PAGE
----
If your primary objective is to learn how to ride the wave of social media to enhance the customer experience within a specific touch-point or departmental function, there are already numerous blogs, articles, and publications which serve this purpose well. There is no need for you to spend time reading this document. If, however, our core messages are aligned with your most pressing concerns, it is worth investing your time in reading this paper.
Here is what we’ll be covering:
- How to integrate social media into the Total Customer Experience across the entire customer lifecycle;
- How to optimize resource allocation among various social media by aligning with business objectives; and
- How to manage your brand and social media with one integrated and quantifiable management system.
Figure 1: Touch-point Experience across the Customer Lifecycle – Overall
Social Media: Adding Value to the Total Customer Experience
Foreword by Bob Thompson, CustomerThink Founder/CEO
A few years ago, the term “Web 2.0” was coined to reflect a shift to users creating their own content and collaborating with others on the Internet. Clearly this consumer-friendly Social Web is here to stay, with hundreds of millions of people using Facebook, LinkedIn, Twitter and thousand of other free services.
Individuals are using social media for personal reasons, but increasingly are also sharing their views about brands. A 2009 Cone Consumer New Media Study found that 78% of new media users interact with companies or brands via new media sites and tools, up from 59% in 2008. These “social customers” can build up a brand—or tear it down—at unprecedented speed.
More recently, social technology has begun to penetrate the enterprise. In some cases, creative employees are using services designed for individuals as new channels to engage with customers and prospects in marketing, sales or customer service. In others, enterprise-grade applications are being implemented to improve employee productivity, power customer communities, monitor conversations and so on.
Now is the time to start separating social media hype from reality. The June 2010 CustomerThink “social business” study found that business managers are enthusiastic about the potential for social media to help their business:
- 42% consider social media “very important” in their jobs
- 53% say social media helps their organization succeed.
- Improving the customer experience is the No. 1 expected benefit
However, we also learned that about 80% of respondents were unsure about the ROI of their social media initiatives. Of the key six issues analyzed, “poorly defined business requirements” stood out as the biggest obstacle to success.
In our research, we’ve consistently found that the customer experience is a key differentiator that drives loyalty and retention. Strategically, as Sampson Lee points out, you should plan more holistically to use social media to enhance the total customer experience. Don’t create social media silos to frustrate your customers!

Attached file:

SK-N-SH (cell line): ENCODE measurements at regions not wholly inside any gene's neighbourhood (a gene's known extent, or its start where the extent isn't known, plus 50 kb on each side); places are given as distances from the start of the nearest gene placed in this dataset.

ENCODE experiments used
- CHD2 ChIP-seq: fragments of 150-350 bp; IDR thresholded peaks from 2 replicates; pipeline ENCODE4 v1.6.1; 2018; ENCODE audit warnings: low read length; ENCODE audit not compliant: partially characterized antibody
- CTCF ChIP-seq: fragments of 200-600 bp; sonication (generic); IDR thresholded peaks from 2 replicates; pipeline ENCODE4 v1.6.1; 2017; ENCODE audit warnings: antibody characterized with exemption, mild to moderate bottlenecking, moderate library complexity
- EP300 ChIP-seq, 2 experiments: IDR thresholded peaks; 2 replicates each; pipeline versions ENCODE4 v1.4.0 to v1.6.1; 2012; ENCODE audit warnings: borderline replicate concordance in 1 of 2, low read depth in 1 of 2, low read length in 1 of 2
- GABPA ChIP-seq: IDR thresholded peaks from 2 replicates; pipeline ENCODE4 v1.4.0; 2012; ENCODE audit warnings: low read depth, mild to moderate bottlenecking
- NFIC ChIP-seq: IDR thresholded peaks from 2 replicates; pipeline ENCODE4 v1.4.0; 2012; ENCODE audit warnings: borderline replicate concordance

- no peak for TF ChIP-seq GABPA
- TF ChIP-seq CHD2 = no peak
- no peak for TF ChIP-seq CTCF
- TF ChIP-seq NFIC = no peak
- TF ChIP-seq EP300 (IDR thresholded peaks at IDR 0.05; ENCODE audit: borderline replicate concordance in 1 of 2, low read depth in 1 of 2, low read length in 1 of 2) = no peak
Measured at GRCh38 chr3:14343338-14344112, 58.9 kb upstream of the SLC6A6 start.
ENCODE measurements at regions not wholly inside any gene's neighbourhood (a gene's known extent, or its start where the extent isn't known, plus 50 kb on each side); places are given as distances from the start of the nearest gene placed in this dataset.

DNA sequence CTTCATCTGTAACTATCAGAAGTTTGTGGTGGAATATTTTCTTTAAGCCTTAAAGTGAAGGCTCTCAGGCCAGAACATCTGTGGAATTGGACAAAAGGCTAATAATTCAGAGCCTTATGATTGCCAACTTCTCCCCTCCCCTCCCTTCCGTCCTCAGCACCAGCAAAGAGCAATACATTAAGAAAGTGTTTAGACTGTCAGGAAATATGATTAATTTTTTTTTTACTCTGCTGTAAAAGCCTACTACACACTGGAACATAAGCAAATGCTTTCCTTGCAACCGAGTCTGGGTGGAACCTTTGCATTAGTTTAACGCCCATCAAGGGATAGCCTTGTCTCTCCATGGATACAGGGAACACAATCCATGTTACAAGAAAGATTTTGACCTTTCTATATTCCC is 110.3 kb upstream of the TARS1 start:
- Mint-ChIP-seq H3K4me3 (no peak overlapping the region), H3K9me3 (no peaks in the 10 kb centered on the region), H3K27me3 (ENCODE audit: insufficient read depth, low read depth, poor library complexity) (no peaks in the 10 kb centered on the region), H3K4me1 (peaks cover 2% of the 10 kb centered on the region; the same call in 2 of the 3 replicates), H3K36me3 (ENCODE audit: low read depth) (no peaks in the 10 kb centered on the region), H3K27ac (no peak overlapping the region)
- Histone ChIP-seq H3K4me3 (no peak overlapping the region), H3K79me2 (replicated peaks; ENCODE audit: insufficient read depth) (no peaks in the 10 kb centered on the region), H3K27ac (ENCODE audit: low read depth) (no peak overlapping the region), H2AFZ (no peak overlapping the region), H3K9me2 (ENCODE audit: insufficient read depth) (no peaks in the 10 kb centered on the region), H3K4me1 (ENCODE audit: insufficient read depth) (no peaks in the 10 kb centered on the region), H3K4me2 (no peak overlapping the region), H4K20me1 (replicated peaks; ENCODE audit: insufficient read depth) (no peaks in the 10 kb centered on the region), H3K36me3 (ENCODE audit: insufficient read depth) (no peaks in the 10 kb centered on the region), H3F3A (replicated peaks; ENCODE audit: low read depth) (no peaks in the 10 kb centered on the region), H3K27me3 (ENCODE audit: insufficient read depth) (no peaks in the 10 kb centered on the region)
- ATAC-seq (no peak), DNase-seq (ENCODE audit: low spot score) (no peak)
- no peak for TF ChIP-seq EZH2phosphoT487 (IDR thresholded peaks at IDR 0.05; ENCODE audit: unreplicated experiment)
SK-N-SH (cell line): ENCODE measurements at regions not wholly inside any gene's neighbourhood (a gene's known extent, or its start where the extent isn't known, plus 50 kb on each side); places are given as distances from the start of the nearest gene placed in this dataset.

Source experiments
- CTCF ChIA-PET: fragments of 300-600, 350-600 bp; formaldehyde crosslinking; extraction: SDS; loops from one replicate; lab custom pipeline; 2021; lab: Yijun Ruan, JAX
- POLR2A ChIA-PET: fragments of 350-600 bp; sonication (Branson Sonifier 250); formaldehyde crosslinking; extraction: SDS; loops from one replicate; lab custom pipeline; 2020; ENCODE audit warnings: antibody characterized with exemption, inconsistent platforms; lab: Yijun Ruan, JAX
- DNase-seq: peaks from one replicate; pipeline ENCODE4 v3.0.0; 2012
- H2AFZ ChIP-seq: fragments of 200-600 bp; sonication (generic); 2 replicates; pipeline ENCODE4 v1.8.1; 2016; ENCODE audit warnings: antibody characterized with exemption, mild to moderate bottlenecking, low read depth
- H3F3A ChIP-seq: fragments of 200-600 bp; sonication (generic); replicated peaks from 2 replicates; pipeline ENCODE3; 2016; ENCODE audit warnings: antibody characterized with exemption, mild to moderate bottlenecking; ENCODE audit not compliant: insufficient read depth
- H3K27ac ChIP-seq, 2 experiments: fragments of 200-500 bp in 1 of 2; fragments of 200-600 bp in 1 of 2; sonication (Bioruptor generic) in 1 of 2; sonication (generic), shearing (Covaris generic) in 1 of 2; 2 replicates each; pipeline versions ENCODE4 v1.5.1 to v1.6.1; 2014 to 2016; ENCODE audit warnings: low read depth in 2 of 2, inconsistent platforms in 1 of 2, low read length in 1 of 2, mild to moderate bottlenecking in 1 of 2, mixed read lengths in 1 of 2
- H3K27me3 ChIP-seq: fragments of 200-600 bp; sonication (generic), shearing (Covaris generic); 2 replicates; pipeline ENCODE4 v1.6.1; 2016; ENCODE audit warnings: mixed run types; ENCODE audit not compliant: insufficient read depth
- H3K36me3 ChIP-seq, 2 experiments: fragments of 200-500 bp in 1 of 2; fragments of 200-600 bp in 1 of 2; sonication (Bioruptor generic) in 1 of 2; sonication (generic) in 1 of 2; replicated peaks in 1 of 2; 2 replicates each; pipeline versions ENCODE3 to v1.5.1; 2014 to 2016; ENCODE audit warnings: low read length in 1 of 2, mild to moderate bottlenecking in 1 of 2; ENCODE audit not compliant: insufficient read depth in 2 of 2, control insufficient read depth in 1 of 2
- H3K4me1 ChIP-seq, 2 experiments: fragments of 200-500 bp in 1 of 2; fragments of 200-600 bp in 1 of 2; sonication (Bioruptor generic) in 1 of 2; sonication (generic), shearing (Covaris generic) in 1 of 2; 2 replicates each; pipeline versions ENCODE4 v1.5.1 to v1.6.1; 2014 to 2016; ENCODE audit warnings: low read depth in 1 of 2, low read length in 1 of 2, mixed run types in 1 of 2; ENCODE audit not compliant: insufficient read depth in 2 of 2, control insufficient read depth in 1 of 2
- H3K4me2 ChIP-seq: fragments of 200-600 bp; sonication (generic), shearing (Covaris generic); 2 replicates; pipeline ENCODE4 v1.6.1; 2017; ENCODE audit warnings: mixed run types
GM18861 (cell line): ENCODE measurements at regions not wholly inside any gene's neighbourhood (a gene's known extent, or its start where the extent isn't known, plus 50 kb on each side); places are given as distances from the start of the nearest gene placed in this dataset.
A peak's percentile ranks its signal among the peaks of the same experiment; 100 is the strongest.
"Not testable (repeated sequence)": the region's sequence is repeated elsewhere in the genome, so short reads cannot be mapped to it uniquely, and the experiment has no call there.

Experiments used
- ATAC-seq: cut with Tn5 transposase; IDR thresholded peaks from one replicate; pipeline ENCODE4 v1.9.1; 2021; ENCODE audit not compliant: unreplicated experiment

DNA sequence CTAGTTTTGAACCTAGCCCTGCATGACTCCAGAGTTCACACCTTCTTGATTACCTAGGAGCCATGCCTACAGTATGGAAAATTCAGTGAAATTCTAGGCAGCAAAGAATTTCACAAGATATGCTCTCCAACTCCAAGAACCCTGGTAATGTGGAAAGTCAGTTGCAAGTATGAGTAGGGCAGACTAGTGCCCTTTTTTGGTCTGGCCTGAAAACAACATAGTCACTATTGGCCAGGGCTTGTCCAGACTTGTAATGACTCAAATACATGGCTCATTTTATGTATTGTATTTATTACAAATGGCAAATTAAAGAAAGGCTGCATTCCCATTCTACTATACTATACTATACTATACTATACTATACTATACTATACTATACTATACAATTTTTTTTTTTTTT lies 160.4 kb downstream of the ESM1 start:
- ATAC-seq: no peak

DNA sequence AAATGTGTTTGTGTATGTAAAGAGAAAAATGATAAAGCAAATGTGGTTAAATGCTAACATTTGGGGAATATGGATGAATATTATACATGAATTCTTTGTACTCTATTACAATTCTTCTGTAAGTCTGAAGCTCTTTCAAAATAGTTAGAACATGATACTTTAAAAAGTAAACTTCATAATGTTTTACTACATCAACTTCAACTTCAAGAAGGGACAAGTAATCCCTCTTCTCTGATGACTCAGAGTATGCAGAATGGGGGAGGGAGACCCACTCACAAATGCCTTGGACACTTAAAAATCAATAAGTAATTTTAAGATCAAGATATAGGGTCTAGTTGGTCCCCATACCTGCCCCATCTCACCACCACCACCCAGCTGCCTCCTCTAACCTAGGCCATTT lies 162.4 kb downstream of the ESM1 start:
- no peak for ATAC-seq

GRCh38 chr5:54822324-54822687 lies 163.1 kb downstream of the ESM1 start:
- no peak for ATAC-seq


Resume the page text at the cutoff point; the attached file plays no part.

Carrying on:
Document Structure: The Flow and Specifics of Each Section
This document is composed of nine sections. Three sections are written by me, and experts in each specific domain contributed the other six sections.
Section ONE: Where Social Media meets Customer Life Stages (current section) – I start by stating the reasons why you should spend your time reading this document and I introduce the flow and give a perspective on how social media fit into the customer experience and influence experiences across the customer lifecycle.
Section TWO: Social Media and Research & Development – Co-creation with customers was a regular practice at some companies even before the emergence of social media. Today, Wendy Soucie from Wendy Soucie Consulting is going to show us that social media makes it easier and more effective for customers to engage in the product development process.
Section THREE: Social Media and Branding/Public Relations – Brands are owned by both customers and non-customers. Karl Havard from pownum illustrates how social media enables customers and non-customers to shape, interact with, and influence your brand long before they are touched by your own branding and public relations efforts.
Section FOUR: Social Media and Marketing – Marketing in the world of social media is about engaging your customers and non-customers. In a broad sense, as Jim Sterne from Web Analytics Association tells us, it closely relates to branding, PR, sales, and customer support. In short, you have to create relevant and compelling content so that you can attract attention; no matter what kind of activities you want to engage customers with in your next steps. You want your customers to talk with you – by leaving message, posting on your blog, following your company tweets, etc.
Section FIVE: Social Media and Sales – Talk is cheap. You need to turn conversations into actions, not just interactions with your customers and prospects. Axel Schultze from Xeesm demonstrates with a real case how to achieve tangible and more effective sales results by reallocating resources from traditional sales channels to the new emerging social media.